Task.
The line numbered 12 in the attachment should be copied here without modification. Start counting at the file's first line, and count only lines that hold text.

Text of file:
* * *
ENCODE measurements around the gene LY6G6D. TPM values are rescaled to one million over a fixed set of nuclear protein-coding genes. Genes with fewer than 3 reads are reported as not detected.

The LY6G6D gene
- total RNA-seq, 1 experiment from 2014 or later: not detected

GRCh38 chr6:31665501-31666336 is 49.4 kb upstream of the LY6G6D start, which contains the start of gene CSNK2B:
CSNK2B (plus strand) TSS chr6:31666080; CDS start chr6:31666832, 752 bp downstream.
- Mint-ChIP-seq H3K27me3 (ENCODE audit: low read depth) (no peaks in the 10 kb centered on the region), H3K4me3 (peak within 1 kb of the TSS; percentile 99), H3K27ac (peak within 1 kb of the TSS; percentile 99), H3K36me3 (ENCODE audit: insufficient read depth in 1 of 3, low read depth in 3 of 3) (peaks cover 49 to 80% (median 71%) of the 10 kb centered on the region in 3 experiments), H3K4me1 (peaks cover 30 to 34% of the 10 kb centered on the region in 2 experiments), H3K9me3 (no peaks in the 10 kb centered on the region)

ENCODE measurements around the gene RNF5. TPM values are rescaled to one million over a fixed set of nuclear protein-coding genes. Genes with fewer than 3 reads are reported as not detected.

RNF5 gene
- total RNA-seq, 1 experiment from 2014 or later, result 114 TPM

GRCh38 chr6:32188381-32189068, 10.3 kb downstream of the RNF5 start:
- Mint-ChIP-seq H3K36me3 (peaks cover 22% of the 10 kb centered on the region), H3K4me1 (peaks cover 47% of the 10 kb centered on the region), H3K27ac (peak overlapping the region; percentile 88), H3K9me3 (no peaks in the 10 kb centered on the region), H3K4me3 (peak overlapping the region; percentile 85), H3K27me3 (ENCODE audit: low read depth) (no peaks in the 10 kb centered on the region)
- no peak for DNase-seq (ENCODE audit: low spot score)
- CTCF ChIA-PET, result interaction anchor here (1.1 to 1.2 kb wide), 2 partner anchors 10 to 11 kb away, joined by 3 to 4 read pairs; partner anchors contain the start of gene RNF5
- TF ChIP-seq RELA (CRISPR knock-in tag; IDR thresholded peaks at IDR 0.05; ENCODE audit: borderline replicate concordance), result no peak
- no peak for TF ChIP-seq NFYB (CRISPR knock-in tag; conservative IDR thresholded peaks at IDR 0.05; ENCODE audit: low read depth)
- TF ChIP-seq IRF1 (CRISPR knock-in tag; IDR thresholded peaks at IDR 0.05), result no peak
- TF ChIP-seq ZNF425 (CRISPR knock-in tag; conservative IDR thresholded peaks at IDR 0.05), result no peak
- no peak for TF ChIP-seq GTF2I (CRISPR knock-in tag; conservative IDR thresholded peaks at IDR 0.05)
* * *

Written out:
- no peak for DNase-seq (ENCODE audit: low spot score)